Weston Foods income slides on struggles in frozen

by Eric Schroeder
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Weston Foods frozen garlic bread
Weston Foods' frozen business underachieved during the quarter.
 

TORONTO — Operating income in the Weston Foods segment totaled C$24 million ($19.2 million) in the second quarter of fiscal 2017 ended June 17, down 2% from C$26 million in the same period a year ago. Adjusted EBITDA, meanwhile, fell 8.5% to C$54 million ($43.2 million) from C$59 million. Sales increased 2.6% to C$509 million ($407.2 million) from C$496 million.

Galen Weston, Weston Foods
Galen Weston, chairman and c.e.o. of Weston Foods

“Three of the four business segments of Weston Foods are performing in line with expectations, while the frozen business is underachieving against an aggressive plan,” Galen Weston, chairman and chief executive officer, said during a July 28 conference call with analysts. “Contributing factors to the shortfall were a loss of customer in the frozen business and a slower-than-expected ramp-up in filling new capacity. We’ve been able to make some headway in replacing the lost business, but there is still a gap to fill. As a result, we have amended our outlook.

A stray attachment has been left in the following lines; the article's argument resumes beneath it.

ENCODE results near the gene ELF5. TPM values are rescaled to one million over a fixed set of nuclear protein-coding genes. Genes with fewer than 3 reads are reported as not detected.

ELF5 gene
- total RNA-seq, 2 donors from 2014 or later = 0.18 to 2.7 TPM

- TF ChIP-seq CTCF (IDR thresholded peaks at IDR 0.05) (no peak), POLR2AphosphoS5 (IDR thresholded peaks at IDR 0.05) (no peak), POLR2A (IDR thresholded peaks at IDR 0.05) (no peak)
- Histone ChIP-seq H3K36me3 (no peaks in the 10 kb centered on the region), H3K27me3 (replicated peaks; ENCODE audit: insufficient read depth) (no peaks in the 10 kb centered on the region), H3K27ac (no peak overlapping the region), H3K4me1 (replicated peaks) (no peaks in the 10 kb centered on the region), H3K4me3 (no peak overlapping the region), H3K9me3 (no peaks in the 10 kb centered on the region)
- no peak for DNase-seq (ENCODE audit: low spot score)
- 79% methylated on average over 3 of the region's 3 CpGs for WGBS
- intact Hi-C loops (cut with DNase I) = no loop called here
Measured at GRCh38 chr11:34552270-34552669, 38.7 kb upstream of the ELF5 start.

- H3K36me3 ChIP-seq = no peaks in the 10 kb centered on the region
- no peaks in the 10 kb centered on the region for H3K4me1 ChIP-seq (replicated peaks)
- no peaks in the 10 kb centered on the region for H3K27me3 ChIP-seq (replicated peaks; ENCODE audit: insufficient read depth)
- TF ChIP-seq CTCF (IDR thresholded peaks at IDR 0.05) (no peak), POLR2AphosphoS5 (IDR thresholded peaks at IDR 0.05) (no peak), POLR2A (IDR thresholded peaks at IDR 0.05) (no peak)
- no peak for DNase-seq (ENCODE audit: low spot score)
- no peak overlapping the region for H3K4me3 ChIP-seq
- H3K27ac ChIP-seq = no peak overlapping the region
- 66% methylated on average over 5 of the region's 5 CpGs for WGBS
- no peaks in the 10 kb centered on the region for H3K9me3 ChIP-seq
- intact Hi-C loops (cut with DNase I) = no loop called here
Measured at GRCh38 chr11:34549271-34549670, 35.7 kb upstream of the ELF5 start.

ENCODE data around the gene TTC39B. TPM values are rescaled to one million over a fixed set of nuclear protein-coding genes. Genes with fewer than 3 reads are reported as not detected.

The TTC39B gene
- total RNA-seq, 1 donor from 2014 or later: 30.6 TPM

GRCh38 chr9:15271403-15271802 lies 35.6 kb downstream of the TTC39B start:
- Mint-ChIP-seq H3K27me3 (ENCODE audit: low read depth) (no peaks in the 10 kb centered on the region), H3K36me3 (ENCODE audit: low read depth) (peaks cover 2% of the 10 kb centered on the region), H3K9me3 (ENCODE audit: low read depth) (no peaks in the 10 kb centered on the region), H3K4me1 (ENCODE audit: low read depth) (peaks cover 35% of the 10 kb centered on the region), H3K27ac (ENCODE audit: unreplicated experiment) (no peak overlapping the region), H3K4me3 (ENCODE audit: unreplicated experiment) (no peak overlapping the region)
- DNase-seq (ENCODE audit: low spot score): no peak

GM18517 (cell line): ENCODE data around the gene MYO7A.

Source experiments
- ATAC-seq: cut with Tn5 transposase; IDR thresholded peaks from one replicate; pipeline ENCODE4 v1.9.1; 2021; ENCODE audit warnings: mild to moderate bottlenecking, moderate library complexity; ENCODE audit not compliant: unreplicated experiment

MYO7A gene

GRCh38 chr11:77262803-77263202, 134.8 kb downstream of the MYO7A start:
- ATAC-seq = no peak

“Weston Foods now expects adjusted EBITDA in the second half of 2017 to trend in a similar fashion to the first half when compared to last year. We remain confident in our ability to fill our frozen capacity, and we’ll update you next quarter on our progress.”

In the questions-and-answers portion of the call, Mr. Weston was asked about the fresh bread category and how Weston has dealt with unseasonable weather in most of Canada.

Weston Foods bread
Weston Foods is seeing a shift away from commercial bread.
 

“So, it’s been a tough spring and summer for anything related to seasonal barbecue, anything related to seasonal weather,” Mr. Weston said. “We’ve seen that in retail, and we also see it in the fresh bread business with hot dog buns and hamburger buns. Having said that, we feel very good about the way our fresh bread business is performing in what continues to be a slow and steadily declining market. And there’s been no meaningful change in that trend, just continues as it has for the last couple of years.”

He continued, “(There is) really a consumer shift away from commercial bread into different parts of the bread category. So, we’re seeing lots of robust growth in sweet goods, lots of robust growth in artisanal breads. All the trends that you would probably see amongst, sort of, social group tend to be traveling across both the U.S. and Canada.”

Overall, George Weston posted net earnings of C$160 million, equal to C$1.23 per share on the common stock, which compared with C$133 million, or C$1.04 per share, a year ago. Sales increased 3.3% to C$11,435 million.
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